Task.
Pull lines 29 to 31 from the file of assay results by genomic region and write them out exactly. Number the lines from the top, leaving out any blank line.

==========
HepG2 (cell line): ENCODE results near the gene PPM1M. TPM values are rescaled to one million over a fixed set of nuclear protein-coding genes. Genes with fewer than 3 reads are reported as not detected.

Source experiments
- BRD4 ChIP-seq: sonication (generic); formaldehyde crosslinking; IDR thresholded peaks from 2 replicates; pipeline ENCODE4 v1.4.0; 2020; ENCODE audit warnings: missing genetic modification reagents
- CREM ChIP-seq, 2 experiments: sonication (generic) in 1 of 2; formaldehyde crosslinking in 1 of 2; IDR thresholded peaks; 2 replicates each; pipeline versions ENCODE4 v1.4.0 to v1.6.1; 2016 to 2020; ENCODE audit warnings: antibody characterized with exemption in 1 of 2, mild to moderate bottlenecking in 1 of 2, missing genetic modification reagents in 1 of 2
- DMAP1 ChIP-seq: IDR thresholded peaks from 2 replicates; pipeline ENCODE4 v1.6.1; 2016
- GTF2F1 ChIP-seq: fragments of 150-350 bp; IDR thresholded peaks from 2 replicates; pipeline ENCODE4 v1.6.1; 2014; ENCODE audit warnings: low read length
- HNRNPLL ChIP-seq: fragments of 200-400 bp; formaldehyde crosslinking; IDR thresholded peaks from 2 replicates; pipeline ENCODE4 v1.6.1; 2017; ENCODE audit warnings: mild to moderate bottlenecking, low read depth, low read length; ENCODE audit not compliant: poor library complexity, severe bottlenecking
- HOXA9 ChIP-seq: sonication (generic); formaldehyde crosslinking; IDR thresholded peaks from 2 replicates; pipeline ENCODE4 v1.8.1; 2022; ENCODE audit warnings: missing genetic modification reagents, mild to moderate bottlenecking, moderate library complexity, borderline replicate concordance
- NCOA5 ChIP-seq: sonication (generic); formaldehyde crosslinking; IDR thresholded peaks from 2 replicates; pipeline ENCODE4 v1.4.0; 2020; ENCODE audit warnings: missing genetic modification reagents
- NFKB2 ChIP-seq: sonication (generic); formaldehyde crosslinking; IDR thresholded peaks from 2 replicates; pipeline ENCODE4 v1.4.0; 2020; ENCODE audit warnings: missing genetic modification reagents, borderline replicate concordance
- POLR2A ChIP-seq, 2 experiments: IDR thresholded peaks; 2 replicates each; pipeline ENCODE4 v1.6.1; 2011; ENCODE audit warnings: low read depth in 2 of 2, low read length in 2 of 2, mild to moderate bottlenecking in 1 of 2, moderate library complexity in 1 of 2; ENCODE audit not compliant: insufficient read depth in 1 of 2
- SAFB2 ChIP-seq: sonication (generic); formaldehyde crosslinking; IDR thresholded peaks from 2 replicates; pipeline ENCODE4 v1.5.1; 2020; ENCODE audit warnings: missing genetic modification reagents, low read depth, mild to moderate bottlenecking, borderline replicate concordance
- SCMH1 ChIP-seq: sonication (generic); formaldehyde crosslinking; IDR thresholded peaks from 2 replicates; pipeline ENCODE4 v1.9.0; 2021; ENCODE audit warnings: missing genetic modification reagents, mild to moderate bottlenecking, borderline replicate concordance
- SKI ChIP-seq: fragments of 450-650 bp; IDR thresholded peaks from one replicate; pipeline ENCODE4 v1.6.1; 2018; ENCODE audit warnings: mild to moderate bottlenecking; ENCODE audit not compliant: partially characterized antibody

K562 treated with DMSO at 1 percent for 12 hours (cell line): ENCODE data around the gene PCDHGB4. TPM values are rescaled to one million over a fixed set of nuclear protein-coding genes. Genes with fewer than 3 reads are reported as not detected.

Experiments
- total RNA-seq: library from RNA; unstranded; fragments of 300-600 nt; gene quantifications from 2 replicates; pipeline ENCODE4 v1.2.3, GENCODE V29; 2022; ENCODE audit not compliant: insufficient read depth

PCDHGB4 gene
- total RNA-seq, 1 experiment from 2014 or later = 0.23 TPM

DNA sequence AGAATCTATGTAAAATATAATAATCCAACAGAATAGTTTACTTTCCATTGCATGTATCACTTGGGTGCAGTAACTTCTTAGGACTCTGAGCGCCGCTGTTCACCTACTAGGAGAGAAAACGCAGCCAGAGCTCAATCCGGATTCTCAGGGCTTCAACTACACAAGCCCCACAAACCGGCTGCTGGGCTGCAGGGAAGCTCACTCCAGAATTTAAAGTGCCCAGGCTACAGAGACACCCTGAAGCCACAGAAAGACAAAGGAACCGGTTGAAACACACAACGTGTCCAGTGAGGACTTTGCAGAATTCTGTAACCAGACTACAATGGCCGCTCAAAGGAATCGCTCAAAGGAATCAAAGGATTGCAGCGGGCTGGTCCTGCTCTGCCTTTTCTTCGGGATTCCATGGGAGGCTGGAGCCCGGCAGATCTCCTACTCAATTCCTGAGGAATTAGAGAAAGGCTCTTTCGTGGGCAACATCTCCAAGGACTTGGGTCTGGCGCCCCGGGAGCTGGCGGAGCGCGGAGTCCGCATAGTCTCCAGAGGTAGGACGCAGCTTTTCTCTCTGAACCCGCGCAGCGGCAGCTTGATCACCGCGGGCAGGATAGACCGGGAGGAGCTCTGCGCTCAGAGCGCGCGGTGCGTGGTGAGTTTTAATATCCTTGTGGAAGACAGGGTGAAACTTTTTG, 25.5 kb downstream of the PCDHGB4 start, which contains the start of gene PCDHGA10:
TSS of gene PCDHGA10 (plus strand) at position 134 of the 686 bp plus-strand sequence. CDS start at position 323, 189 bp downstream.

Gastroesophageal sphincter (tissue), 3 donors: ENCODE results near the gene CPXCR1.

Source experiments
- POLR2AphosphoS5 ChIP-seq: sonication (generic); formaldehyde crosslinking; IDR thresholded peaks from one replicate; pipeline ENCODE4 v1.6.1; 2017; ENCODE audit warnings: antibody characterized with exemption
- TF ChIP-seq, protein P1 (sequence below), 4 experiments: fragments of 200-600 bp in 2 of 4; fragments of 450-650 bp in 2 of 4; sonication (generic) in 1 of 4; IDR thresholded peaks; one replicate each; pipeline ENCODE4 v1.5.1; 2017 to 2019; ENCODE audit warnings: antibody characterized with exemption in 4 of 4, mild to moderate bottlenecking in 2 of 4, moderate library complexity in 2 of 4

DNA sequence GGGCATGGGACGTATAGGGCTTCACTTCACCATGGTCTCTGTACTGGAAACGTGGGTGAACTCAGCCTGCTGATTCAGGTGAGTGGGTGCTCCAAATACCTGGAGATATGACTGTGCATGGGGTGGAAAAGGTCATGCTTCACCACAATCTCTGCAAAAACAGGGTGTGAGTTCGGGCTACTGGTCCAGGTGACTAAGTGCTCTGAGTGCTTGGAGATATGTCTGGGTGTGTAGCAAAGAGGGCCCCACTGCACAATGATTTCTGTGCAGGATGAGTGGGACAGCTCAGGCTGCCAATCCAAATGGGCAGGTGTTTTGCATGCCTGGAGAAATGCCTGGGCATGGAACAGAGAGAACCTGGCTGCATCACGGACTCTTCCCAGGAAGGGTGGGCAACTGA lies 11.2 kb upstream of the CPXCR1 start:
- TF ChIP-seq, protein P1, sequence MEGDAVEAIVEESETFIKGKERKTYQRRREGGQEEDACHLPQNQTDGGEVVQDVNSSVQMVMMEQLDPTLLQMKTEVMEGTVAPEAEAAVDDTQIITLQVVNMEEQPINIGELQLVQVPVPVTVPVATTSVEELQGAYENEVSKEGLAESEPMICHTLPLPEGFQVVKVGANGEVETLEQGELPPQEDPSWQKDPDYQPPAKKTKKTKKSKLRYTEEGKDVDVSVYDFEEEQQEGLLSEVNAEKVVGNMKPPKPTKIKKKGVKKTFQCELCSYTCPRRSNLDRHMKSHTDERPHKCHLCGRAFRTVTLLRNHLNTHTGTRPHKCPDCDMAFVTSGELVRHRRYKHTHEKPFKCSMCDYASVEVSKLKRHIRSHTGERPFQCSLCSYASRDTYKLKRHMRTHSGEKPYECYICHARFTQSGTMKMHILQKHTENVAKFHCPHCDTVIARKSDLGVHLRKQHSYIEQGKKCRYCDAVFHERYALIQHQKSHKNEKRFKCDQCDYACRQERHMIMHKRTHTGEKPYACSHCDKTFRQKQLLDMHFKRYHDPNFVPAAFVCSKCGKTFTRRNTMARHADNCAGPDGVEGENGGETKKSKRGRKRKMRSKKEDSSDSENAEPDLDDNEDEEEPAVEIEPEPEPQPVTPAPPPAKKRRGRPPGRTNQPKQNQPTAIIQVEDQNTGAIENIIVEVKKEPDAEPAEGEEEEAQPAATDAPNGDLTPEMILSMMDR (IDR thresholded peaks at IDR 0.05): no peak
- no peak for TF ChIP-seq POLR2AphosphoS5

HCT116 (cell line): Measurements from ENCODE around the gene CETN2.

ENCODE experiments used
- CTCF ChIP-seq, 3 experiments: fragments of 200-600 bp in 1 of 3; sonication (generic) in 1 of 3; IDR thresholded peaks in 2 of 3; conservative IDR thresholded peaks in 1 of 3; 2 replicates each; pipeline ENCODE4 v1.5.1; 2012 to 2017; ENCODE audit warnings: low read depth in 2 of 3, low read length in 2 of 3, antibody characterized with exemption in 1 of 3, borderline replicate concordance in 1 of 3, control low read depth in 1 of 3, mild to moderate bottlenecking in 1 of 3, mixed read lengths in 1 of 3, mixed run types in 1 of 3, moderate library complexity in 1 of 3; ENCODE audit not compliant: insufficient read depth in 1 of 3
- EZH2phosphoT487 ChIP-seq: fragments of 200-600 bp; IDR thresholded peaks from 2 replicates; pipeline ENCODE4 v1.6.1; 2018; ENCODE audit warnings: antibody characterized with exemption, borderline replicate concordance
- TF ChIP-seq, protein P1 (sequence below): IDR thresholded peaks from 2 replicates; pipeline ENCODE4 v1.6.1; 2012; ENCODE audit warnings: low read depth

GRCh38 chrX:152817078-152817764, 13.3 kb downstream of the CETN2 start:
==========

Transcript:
HCT116 (cell line): Measurements from ENCODE around the gene CETN2.

ENCODE experiments used
- CTCF ChIP-seq, 3 experiments: fragments of 200-600 bp in 1 of 3; sonication (generic) in 1 of 3; IDR thresholded peaks in 2 of 3; conservative IDR thresholded peaks in 1 of 3; 2 replicates each; pipeline ENCODE4 v1.5.1; 2012 to 2017; ENCODE audit warnings: low read depth in 2 of 3, low read length in 2 of 3, antibody characterized with exemption in 1 of 3, borderline replicate concordance in 1 of 3, control low read depth in 1 of 3, mild to moderate bottlenecking in 1 of 3, mixed read lengths in 1 of 3, mixed run types in 1 of 3, moderate library complexity in 1 of 3; ENCODE audit not compliant: insufficient read depth in 1 of 3